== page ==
China’s food safety challenges are well known. Exposés of unsafe foods have become all too common, especially after the 2008 scandal over melamine-tainted milk. From gutter oil to fake eggs to contaminated strawberries, the long list of food safety incidents in China has alarmed domestic and international consumers alike. In October 2015, China enacted its revised Food Safety Law, which aims to strengthen the regulation of food companies and enhance oversight along the supply chain. As with other issues, the key challenge rests not in setting regulations, but rather in enforcing them. Addressing China’s food safety woes is essential for maintaining the health and confidence of a steadily urbanizing population, increasing the competitiveness of the country’s agricultural sector, and meeting the needs of all food companies doing business in or with China. On April 28, the John L. Thornton China Center at Brookings will host an event to explore the evolving landscape of China’s food safety policies, consumer responses and initiatives, and the implications for related industries. Clement Leung, Hong Kong’s commissioner for economic and trade affairs in the United States, will deliver a keynote address on the roles of regulators, enforcers, and businesses in confronting the challenges of food safety in Hong Kong, drawing on his previous experience as Hong Kong’s director of food and environmental hygiene. Following Commissioner Leung’s remarks, a panel will evaluate the merits and limitations of China’s revised Food Safety Law, including challenges facing its implementation and lessons from the international community.

Deterrence In The 21st Century– Center for Strategic and International Studies
Time: 10-11:30am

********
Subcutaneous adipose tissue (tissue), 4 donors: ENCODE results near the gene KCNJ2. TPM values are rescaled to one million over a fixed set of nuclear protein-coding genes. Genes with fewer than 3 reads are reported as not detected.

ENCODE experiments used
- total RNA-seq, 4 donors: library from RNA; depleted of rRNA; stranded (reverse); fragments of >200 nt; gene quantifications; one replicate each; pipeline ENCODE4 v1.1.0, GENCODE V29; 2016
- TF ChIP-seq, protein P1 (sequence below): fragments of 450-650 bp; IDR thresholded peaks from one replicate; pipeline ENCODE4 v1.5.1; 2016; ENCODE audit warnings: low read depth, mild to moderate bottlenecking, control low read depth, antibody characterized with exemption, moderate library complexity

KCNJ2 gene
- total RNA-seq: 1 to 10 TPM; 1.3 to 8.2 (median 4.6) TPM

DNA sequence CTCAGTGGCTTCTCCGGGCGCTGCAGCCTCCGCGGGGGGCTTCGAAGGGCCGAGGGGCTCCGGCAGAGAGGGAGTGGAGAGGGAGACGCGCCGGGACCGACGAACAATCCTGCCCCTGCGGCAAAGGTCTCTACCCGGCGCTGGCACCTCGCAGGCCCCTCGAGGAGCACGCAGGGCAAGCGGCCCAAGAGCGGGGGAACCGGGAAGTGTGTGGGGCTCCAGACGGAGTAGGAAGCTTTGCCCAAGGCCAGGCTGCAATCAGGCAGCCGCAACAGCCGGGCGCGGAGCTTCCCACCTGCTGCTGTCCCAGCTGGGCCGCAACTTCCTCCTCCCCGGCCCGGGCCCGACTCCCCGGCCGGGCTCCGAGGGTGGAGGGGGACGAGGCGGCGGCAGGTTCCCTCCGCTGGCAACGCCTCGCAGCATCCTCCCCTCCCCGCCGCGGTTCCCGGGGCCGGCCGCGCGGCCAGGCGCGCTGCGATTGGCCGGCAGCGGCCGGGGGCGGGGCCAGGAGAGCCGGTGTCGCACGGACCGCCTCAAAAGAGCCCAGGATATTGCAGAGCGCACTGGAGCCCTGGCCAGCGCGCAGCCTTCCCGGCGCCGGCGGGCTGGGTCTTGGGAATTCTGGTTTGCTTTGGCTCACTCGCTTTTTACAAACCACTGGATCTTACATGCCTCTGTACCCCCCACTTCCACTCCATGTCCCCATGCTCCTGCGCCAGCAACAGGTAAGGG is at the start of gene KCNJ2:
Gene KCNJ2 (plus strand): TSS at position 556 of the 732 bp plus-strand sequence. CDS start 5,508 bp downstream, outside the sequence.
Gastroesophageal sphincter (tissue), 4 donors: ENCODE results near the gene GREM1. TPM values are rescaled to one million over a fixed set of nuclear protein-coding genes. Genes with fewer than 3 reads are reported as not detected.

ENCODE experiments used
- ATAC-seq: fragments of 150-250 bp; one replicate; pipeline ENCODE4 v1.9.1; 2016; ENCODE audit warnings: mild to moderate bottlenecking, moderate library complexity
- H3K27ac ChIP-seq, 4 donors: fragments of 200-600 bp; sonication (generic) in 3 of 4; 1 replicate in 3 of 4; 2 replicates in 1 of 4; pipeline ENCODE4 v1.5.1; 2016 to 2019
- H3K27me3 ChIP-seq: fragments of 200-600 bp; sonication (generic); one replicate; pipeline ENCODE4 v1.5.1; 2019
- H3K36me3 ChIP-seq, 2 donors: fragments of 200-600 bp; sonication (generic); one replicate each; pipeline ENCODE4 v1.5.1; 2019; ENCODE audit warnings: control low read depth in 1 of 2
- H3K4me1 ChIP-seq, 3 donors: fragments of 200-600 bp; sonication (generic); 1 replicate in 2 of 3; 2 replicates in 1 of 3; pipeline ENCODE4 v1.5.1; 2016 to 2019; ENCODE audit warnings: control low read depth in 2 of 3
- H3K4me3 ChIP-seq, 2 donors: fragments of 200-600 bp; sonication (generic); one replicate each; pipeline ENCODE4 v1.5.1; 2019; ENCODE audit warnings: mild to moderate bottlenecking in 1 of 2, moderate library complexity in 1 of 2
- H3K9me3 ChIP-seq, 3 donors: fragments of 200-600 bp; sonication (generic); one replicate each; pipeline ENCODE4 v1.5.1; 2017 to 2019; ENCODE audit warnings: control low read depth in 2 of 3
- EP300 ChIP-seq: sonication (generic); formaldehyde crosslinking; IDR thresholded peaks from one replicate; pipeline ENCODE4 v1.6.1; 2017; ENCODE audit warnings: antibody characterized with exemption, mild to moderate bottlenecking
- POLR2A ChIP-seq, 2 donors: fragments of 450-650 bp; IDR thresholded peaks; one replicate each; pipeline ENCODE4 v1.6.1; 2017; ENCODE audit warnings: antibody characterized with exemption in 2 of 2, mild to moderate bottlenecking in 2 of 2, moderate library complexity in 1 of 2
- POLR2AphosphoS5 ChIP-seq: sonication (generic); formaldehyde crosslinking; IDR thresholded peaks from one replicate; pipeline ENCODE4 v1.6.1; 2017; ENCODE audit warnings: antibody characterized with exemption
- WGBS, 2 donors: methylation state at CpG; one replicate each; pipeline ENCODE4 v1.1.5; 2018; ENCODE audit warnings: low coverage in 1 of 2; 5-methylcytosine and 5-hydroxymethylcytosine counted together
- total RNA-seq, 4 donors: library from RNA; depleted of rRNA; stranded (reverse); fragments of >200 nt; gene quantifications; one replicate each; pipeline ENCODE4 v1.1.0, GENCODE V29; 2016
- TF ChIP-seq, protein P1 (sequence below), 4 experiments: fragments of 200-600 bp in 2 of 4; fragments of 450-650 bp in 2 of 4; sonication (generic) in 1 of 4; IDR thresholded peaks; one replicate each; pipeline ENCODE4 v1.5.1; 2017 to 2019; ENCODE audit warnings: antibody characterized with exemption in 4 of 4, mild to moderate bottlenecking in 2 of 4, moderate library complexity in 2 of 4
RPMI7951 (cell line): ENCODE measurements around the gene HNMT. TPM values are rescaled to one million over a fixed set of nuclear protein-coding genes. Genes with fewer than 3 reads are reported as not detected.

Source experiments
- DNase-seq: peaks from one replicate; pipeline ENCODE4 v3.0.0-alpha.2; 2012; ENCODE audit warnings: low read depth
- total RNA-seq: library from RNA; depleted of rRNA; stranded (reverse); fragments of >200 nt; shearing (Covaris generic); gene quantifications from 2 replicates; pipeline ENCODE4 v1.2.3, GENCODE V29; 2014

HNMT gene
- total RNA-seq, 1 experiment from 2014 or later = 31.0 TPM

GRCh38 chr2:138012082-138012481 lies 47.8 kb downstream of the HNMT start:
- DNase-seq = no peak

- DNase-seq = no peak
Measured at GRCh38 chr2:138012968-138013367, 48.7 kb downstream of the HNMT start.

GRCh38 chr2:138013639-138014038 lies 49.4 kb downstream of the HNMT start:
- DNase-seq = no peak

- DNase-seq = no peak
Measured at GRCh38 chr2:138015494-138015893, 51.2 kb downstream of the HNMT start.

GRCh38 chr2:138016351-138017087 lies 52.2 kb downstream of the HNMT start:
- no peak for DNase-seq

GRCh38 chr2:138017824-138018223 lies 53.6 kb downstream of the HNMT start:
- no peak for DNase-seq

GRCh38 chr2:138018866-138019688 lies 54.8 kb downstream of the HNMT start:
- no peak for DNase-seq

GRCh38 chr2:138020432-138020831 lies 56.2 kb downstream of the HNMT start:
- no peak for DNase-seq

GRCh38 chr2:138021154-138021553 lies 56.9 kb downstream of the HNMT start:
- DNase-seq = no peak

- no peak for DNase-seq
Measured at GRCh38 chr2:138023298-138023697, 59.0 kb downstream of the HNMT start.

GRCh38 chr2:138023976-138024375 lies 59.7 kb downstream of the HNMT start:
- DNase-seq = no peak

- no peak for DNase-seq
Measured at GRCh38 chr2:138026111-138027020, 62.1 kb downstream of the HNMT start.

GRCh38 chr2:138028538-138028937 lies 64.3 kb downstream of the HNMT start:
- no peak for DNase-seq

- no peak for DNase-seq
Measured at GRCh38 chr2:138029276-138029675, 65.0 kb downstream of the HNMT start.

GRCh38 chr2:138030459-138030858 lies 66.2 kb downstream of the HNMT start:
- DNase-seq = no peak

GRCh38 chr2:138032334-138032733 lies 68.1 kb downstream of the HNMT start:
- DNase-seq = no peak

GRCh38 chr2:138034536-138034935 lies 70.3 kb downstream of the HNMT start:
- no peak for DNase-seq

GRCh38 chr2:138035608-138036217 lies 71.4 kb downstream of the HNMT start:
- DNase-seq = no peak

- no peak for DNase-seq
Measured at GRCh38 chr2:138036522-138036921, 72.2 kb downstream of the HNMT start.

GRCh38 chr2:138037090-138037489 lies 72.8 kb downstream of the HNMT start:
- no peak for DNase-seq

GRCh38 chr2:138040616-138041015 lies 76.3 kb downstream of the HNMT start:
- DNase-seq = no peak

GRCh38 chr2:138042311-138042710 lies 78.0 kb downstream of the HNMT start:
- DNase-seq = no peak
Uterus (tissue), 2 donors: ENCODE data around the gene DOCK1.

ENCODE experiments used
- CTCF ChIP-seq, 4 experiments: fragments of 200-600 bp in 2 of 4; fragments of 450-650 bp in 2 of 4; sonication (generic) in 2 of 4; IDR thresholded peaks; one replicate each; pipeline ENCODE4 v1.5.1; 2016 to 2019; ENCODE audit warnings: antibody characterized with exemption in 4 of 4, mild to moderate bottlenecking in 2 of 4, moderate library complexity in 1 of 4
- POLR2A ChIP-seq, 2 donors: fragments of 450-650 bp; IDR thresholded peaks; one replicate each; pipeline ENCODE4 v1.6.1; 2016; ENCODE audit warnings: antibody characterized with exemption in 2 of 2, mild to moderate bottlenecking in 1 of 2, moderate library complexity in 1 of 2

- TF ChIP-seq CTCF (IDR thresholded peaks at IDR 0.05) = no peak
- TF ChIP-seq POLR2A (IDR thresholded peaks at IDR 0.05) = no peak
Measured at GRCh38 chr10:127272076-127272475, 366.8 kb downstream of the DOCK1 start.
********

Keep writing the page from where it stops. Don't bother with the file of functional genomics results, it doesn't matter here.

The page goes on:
Location: Center for Strategic and International Studies1616 Rhode Island Ave NW, Washington, DC 20036(map)
Panelists include: Michael Green Senior Vice President for Asia and Japan Chair, Center for Strategic and International Studies; and Chair in Japanese Politics and Foreign Policy, Georgetown University Robert Kagan Senior Fellow, Foreign Policy, Project on International Order and Strategy, The Brookings Institution Nathan Freier Associate Professor of National Security Studies, U.S. Army War College Strategic Studies Institute Lisa Sawyer Samp Fellow, International Security Program, CSIS Moderated by:  Kathleen Hicks Senior Vice President, Henry A. Kissinger Chair, and Director, International Security Program, CSIS This event is made possible through partnership with the Army War College.

Friday, April 29th, 2016
Changing The Paradigm: New Solutions For The Global Refugee Crisis – United Nations Foundation
Time: 2-4pm
Location: United Nations Foundation1750 Pennsylvania Ave NW #300, Washington, DC 20006 (map)
Room: Suite 300
This event will include in-depth panel discussions on new approaches to addressing refugee challenges, with a focus on private sector and media engagement.